History & Mythology

Alchemy in 8 Minutes: Is It Science or Magic?

Contrary to the image in your mind, alchemy is not about robed, wizard-like figures involved in some occult practice in his dimly lit apothecary. The practice is old – ancient, in fact – but what is alchemy, really? Is it science or is it magic? What does it have to do with the philosopher’s stone? Alchemy isn’t magic, although the last question may have piqued the interest of a certain fandom. Anyhow, let’s find out what alchemy is!

So if alchemy is not magic, is it science? Well, yes and no. Things seem to be getting a little confusing here, so let’s break it down.
What is alchemy then? In part, it can be viewed as a precursor to chemistry. In fact, the word “alchemy” comes from the Arabic word “al kimia” which means chemistry. “Al kimia”, in turn, is rooted in the Greek word, “chem”, passed down from the ancient Egyptians. Quite a civilizational thread. The practice has a shared history, while it also developed separately in various regions throughout Asia, Africa, and Europe. Each civilisation, from the ancient Chinese, Egyptians and Greeks, to the medieval Islamic world and Renaissance Europe, have added their wisdom and findings to this form of science, art, or metaphysics. We use these terms very loosely.

We could even go so far as to call alchemy “protoscience”. Alchemy has two sides – the operative side and the speculative side. The operative side deals mostly with something called “transmutation” – where the intent is to transform base metals, like lead, into gold. This is related to the symbols of alchemy, including the four elements of matter, as well as of metals that correspond to the planets in our solar system.
The speculative side has a more introspective aspect to it – it deals with using symbolism, language, and allegory to speak of spiritual truths and lead one along the path to wisdom and maybe even transcendence, in some ways. We can see its scientific side related to chemistry, but we also see that alchemy has a spiritual aspect to it – something more mystical in nature. This is why some argue that science is part of alchemy but it addresses the non-material as well as the material – something that science lacks, for lack of a better word!
For us in the modern world, transmutation seems a little out there, but it’s something that the alchemists were quite preoccupied with. Base metals, like lead, iron and tin, were seen as more primitive than gold and silver, which were regarded as “noble”. Transmutation, as a branch of alchemy, sought to “improve” the state of these base metals, just as the speculative side of alchemy aims to seek truth and enlightenment. But turning cheap metals into gold has more material benefit, too, after all!

Eighth and ninth century Persian alchemist, Jabir ibn Hayyan, known as the Father of Chemistry, made many contributions to the modern world through alchemical practice. Practical experimentation is key to chemistry, he believed. 
Through an understanding of alchemy and the properties of the elements, he created aqua regia, one of the few substances that can dissolve gold. Yet, his practice of alchemy led to his goal of Takwin - creating artificial life. By rearranging the properties of the elements and employing numerology, his Book of Stones includes recipes on how to purportedly create scorpions, snakes, and even human life, which would be under the control of the alchemist who created them.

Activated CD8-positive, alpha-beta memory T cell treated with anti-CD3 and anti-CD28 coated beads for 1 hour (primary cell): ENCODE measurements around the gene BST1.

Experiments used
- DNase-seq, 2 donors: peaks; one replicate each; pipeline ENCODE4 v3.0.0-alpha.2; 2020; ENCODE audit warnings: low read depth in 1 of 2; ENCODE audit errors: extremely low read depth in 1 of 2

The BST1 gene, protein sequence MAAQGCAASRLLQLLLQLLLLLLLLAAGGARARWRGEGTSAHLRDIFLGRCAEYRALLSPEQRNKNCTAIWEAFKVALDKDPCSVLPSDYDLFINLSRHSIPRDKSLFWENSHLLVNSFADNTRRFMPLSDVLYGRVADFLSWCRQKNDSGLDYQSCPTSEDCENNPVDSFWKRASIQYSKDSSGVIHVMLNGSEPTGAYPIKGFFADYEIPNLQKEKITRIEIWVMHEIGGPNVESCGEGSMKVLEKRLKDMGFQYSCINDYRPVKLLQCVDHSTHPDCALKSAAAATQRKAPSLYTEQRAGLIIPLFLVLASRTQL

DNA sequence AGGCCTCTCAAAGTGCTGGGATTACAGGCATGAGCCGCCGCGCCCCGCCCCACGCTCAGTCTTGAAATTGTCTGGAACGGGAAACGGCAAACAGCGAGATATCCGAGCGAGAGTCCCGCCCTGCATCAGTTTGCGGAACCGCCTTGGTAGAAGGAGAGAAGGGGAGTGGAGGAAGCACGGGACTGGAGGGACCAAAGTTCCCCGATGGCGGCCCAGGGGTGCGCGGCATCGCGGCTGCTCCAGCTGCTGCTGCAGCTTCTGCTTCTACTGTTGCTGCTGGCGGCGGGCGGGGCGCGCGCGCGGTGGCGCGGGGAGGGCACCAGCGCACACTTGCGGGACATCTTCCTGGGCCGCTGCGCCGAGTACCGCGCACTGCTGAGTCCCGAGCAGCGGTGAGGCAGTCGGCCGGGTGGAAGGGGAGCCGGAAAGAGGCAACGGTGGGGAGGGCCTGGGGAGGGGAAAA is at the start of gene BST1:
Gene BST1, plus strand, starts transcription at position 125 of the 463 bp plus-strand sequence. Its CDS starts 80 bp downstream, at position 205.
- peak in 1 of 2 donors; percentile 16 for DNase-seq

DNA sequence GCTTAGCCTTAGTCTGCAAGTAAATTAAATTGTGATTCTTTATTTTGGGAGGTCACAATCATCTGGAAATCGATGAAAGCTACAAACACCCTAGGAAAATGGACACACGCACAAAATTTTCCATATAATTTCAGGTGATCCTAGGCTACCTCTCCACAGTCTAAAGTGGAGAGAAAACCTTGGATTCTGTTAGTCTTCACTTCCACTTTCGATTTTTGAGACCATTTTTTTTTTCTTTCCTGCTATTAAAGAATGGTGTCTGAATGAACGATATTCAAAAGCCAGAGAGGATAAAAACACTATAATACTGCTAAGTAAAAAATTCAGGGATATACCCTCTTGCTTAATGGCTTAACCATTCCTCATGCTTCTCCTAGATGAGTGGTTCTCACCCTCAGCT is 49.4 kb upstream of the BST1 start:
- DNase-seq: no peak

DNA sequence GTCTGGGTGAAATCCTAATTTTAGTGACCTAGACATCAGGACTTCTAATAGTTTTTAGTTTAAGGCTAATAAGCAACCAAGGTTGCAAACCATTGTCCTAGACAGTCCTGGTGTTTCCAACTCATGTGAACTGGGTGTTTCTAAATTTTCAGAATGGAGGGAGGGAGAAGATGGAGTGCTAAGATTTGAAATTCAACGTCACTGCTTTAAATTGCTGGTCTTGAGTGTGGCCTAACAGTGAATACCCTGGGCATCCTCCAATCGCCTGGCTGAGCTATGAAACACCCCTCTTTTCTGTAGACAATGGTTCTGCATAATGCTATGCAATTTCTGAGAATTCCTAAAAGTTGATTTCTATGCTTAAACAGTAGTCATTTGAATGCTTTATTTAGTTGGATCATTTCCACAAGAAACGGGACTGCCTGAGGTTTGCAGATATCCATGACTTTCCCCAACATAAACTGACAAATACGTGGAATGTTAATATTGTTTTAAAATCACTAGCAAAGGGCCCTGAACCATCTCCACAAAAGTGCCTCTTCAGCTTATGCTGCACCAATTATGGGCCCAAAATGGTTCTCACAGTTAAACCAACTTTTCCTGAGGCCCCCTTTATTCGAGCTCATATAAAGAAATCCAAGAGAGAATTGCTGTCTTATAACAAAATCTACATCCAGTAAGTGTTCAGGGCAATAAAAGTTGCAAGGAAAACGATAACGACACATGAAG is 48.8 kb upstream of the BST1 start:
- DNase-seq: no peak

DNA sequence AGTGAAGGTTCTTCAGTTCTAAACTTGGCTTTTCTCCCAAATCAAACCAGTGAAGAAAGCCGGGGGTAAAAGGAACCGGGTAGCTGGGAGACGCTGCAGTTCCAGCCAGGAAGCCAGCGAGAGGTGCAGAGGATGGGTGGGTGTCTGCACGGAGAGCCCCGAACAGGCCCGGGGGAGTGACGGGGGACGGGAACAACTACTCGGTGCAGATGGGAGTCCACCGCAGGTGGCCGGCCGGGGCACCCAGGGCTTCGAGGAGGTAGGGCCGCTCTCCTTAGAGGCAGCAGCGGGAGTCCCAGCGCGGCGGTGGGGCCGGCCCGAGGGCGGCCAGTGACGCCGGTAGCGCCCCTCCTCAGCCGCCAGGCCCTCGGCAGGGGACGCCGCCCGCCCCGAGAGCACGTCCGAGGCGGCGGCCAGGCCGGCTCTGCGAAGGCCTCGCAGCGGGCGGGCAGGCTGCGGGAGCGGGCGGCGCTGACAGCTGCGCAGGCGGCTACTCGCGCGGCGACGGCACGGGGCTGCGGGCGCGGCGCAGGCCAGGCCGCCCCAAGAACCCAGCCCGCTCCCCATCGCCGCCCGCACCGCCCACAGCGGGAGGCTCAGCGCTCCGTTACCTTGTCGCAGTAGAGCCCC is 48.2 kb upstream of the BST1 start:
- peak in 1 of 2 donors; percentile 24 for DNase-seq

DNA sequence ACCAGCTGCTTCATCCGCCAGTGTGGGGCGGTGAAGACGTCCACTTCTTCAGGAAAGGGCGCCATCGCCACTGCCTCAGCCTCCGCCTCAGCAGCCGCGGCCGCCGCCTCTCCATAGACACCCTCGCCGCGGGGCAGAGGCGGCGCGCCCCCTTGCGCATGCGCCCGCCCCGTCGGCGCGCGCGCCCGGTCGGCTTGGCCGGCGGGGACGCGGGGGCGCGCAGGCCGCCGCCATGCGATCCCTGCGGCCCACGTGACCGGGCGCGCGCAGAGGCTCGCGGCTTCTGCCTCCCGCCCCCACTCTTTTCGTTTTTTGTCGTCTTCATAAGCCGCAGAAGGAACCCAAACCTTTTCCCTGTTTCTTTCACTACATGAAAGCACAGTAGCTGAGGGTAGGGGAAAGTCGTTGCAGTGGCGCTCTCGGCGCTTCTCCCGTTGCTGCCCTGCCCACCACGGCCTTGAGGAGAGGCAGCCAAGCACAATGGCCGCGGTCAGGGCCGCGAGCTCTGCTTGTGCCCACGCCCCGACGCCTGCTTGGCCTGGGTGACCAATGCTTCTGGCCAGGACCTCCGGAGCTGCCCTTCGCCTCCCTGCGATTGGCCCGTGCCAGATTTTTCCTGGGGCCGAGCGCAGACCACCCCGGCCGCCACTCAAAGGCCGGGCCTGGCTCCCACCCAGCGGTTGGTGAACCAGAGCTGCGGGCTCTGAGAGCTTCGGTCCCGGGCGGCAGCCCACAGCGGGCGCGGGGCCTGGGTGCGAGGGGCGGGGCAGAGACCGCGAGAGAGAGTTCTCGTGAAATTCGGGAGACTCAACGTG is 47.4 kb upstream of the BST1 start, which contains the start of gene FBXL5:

There was a legendary substance that alchemists believed was the key to transmutation – the philosopher’s stone. It had legendary status. Alchemists examined countless substances in their laboratories, believing that something has to be able to unlock ability. The philosopher’s stone went by other names, too. Some called it “materia prima”, others called it “the tincture” or “the powder”. This stone might not have been a stone at all, but it could take any form or state. Many alchemists believed that the stone could also be an elixir of life, possessing the power to cure illness or even grant immortality to the one who possessed it. The alchemical symbol of the stone is understandably familiar to fans of the Harry Potter series – it’s no secret where J.K. Rowling drew her inspiration for the Deathly Hallows symbol.
Isaac Newton sought the philosopher’s stone, so did Roger Boyle – both revered in the world of science. But in Paris in the 14th in 15th century, there lived a bookseller and alchemist by the name of Nicolas Flamel who was helped by a Spanish scholar who was familiar with Kabbalah, an esoteric method of Jewish mysticism. Flamel claimed to have transmuted lead into gold. No one knows for sure whether this was true. What we do know is that records show that he did not become wealthy overnight and donated his wealth to charity.


Today, thanks to science, we know that we can’t turn lead into gold, but alchemy has influenced the fields of chemistry and even psychology, particularly the Jungian school. The practical applications of alchemy are even apparent in Ayurvedic and traditional Chinese medicine, while you might notice alchemical symbols on certain types of tarot cards. Contemporary alchemist and chemist Lawrence Principe warns us to not dismiss the practice as cheap tricks, saying that alchemists had been using the best theories they could come up with to try to understand our very complex world.
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